Petition to eliminate public parking spaces on North Shell Road to be heard in September by county’s Traffic Advisory Council
By Rachel Brown Hackney
On April 9, 2014, the Sarasota County Commission voted 3-2 to approve a plan for 16 public parking spaces on North Shell Road, to enhance public enjoyment of Beach Access 1.
Spots were to be carved out on both sides of the road, the board agreed.
During the public hearing that day, a Solymar resident, Paul Eklund, complained about cars parked all over the road during the height of tourist season. He counted 44 on March 1 and 42 on April 6, he told the commissioners, adding, “And these are not unusual numbers.”
Almost five-and-a-half years later, a couple living on North Shell Road — with support from six of their neighbors — formally will ask the county’s Traffic Advisory Council to eliminate many of the 16 spots. Greg and Michelle Olson cite not only illegal parking issues but also alleged offenses such as drug use, excessive drinking, and drinking and driving among visitors to Shell Beach at Access 1.
Sarasota County Property Appraiser Office records show that the Olsons bought their 33,166-square-foot parcel in April 2017 for $3.5 million.
Their petition was scheduled to have been heard on June 3; however, a lack of quorum that day has pushed back the hearing to Sept. 9, county spokeswoman Brianne Grant told SNL.
Homeownership and beach access
Once, people could drive along a stretch of Shell Road, enjoying the vistas of Big Pass and the Gulf of Mexico. An October 1978 article by Anne Johnson in the Siesta Key Pelican said Shell Road was “[c]onsidered by many the most scenic view on Siesta Key.” A person started that drive on the segment that leads these days to Beach Access 1. From there, the road formed a rough U-shape, eventually rejoining Higel about half-a-mile south, Johnson wrote.
Yet, homeowner complaints resulting from storm damage to part of the road and a subsequent County Commission vote to vacate the affected area left Beach Access 1 as the sole remnant of water access for the public on Shell Road.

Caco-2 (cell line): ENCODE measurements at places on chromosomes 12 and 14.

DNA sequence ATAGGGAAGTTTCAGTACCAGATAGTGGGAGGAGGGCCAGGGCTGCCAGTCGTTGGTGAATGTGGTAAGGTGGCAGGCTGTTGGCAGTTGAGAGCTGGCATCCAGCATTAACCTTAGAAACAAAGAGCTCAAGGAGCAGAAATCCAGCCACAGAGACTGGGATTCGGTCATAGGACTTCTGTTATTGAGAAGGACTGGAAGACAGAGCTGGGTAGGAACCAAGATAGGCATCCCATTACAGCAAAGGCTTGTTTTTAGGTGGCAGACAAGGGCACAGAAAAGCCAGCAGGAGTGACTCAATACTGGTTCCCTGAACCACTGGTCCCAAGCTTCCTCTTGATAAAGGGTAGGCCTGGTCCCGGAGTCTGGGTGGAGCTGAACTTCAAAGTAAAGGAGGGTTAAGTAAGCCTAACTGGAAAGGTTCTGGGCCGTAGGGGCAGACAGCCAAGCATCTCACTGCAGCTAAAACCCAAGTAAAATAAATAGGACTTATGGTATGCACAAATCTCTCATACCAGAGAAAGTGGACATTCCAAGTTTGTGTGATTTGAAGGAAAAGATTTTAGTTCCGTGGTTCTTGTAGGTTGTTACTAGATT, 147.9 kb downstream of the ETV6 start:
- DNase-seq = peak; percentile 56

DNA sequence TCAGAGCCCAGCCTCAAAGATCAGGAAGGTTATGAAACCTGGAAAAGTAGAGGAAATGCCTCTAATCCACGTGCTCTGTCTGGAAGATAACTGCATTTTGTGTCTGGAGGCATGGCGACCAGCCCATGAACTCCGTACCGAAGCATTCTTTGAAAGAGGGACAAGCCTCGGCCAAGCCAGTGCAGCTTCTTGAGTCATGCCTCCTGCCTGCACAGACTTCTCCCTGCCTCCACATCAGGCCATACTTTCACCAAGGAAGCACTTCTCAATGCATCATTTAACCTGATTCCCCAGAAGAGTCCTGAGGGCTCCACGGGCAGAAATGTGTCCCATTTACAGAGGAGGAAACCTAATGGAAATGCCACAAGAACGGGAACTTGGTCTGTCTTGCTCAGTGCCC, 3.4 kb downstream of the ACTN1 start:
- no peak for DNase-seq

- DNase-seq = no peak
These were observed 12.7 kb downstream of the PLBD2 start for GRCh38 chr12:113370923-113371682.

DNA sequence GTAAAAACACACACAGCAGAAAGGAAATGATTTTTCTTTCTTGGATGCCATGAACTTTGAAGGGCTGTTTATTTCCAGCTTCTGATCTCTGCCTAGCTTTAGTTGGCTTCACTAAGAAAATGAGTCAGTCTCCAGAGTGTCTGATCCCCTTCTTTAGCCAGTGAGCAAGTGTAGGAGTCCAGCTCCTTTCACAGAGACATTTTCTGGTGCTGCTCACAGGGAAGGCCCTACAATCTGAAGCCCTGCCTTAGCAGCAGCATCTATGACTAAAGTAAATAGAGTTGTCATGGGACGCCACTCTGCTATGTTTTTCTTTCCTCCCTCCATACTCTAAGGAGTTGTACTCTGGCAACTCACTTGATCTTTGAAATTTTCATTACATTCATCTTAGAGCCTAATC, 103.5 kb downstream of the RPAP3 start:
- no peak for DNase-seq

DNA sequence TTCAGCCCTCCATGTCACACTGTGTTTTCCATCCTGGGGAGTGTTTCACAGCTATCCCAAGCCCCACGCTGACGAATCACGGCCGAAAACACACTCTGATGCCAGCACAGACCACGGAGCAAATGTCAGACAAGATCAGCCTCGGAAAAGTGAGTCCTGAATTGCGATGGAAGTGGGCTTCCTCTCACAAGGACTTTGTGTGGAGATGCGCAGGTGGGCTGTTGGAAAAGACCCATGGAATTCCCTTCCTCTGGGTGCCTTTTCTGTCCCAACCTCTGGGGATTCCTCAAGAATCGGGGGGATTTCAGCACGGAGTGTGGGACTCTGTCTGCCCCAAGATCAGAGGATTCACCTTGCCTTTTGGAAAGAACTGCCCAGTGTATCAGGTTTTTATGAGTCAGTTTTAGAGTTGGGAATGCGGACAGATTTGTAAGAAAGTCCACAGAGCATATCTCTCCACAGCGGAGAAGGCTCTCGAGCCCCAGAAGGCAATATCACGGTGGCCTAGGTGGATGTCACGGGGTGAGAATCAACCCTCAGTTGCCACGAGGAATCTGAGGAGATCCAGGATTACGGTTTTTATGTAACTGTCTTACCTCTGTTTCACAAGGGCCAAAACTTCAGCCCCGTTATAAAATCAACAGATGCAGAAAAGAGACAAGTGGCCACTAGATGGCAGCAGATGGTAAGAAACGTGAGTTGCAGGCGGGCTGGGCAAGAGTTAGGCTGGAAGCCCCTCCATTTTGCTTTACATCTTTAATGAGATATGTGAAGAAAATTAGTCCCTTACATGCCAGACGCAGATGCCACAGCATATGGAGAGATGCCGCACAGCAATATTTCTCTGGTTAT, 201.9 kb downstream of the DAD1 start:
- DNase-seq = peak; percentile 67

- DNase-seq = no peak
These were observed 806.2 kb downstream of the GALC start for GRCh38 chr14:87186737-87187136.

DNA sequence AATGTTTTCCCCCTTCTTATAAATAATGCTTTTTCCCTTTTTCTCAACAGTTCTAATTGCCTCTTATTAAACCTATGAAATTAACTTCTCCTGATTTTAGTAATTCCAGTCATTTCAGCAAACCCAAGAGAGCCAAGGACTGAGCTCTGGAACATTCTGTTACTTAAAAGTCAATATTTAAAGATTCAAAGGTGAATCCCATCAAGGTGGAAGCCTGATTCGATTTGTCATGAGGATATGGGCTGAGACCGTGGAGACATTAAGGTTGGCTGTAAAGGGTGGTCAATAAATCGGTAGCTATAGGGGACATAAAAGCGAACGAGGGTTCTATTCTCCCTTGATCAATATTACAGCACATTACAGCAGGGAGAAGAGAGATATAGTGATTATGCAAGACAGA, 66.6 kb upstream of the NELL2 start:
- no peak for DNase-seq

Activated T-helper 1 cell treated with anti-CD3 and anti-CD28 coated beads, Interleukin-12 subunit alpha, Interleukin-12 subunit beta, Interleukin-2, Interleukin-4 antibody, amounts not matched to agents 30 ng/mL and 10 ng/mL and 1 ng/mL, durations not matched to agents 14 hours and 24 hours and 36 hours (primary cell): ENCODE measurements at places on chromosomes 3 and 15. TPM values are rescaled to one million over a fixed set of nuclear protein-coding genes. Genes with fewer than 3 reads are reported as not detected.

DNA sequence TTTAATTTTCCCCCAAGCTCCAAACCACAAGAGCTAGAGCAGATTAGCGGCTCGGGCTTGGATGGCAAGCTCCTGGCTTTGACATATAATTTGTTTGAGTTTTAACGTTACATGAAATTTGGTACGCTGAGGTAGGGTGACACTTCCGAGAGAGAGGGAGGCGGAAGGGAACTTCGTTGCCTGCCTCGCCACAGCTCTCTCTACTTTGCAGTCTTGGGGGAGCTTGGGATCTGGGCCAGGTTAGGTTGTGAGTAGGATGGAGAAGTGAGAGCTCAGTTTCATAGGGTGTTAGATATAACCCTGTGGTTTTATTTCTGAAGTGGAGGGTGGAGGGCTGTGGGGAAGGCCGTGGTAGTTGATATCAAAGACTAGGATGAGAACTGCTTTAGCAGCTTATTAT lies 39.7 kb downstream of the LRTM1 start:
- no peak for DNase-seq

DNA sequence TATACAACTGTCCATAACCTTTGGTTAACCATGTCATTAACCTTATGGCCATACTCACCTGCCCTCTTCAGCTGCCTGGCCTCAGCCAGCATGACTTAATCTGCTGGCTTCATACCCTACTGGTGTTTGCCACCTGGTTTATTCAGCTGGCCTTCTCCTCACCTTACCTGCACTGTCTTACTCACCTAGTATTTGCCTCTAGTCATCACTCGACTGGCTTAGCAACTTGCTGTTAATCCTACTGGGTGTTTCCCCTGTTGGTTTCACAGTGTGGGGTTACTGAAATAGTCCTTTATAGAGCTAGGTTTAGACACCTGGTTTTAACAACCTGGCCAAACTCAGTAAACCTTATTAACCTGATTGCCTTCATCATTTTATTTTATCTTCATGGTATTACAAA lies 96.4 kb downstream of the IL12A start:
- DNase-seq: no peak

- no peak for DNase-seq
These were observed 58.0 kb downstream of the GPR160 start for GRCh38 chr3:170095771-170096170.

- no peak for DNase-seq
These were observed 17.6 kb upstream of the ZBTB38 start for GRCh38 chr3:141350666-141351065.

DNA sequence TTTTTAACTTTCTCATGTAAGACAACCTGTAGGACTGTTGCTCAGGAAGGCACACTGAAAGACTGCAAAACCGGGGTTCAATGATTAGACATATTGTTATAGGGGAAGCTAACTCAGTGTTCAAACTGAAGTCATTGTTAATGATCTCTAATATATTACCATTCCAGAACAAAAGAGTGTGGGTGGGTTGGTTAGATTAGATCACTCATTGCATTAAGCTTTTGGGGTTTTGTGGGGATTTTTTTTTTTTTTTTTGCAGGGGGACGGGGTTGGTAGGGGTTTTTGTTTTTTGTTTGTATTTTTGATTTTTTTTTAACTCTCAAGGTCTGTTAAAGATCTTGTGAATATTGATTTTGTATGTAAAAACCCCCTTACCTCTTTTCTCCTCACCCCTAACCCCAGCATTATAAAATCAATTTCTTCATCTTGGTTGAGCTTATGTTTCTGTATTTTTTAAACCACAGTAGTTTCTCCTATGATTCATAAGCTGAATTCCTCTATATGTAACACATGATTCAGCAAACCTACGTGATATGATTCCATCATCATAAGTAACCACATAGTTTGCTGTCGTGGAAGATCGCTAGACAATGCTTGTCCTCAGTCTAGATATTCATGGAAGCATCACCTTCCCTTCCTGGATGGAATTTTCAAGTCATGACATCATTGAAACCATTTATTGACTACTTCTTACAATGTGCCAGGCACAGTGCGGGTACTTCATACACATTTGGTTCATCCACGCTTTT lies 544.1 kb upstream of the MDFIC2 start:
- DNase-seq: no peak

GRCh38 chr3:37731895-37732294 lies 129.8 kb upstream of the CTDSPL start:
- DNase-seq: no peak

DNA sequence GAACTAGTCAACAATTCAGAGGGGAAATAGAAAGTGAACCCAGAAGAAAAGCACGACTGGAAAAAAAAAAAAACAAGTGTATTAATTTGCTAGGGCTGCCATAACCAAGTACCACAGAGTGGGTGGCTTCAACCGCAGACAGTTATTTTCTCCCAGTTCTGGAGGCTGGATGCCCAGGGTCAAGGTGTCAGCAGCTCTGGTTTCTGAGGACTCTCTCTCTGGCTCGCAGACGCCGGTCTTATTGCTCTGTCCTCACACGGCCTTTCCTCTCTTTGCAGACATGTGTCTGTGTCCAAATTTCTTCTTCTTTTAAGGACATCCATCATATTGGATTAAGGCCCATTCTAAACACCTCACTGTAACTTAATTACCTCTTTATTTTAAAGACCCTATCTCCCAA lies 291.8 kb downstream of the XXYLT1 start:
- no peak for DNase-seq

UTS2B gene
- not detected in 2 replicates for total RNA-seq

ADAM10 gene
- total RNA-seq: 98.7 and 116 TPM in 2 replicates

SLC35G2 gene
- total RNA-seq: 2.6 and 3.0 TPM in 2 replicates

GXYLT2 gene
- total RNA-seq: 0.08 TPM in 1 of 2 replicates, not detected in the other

Almost exactly four years after the County Commission approved the 16 parking spaces on North Shell Road, a new pair of residents began complaining at a Siesta Key Association meeting (SKA) about dogs on the beach at Access 1.
The woman in the couple told then-Sgt. Jason Mruczek, the Sheriff’s Office substation leader, that people had turned Access 1 into a “dog beach,” in spite of the county ordinance prohibiting dogs on the public beach.
“We’re left with the trash and the urine, and it’s really getting out of hand,” the woman told Mruczek.
Additionally, she said, parking has “gotten out of hand at night.”
When Mruczek asked whether she meant people were remaining in the area after 9 p.m., she replied, “Oh, yeah. Yeah. I’ve got you guys on speed dial.”
Both the woman and the man with her declined to identify themselves to SNL, citing concerns about backlash for their comments.
At the next SKA meeting, in May 2018, Mruczek reported that he believed the Sheriff’s Office “had a lot of success with enforcement” on North Shell Road.
Eight months later, though, the residents of N. Shell Road — Greg and Michelle Olson — filed an application with the Sarasota County Traffic Advisory Council (TAC), requesting the removal of all the parking spaces on both sides of the road between their house and Higel Avenue.
The TAC advises the County Commission and makes recommendations “on matters pertaining to traffic, parking, speed regulations, safety, and the placing of traffic control devices within unincorporated Sarasota County,” its webpage says
Generally, the County Commission takes final action on petitions to the TAC.
Details about their request
In their Jan. 24 petition to the TAC, the Olsons included multiple reasons for seeking the parking space reduction on North Shell Road. Many of their points reprised issues raised at the April 2018 SKA meeting.
Foremost, however, they wrote, has been consistent difficulty “entering and exiting our driveway due to cars repeatedly parking beyond the [‘No Parking’] areas of the cul-de-sac …”
That is “of grave concern,” they stressed, because Greg Olson has health issues. In fact, they continued, their driveway was blocked once when they needed to go to the emergency room. They cited that situation as the impetus for their decision to petition the TAC.
As for the alleged drug and alcohol incidents: The couple wrote that they and their neighbors “fear for our safety. The team of Sheriffs that respond to our constant calls are … incredibly supportive,” the couple continued. Nonetheless, the Sheriff’s Office does not have sufficient staffing to be able to “dedicate an officer 24/7 to Shell Beach,” they added.”
To support their allegations, they pointed out that they and their neighbors “continually find illegal drug paraphernalia (crack pipes, bongs, etc.) all along the street.”
In addition,” they wrote, “we have patrons [of the beach access] who regularly urinate and defecate alongside their parked cars in the aforementioned spaces. We have beer cans tossed over our privacy wall daily
several neighbors have documented vandalism at their homes which was the result of constant attempts to trespass (jump our privacy walls), again by high and intoxicated individuals.”
Further, they cited “a blatant disregard for the posted beach hours” prohibiting people with vehicles in the area between 9 p.m. and 6 a.m. daily.
Then they noted that Access 1 has “become known as the ‘dog beach.’”
“This regularly causes a health hazard,” they wrote, as the dogs “urinate and defecate, without their owners properly removing the pet waste …”
The Olsons concluded their email, “We are hopeful that you would give thoughtful consideration to our request. … We trust that this is not how you would want a beach within your jurisdiction to be operating.”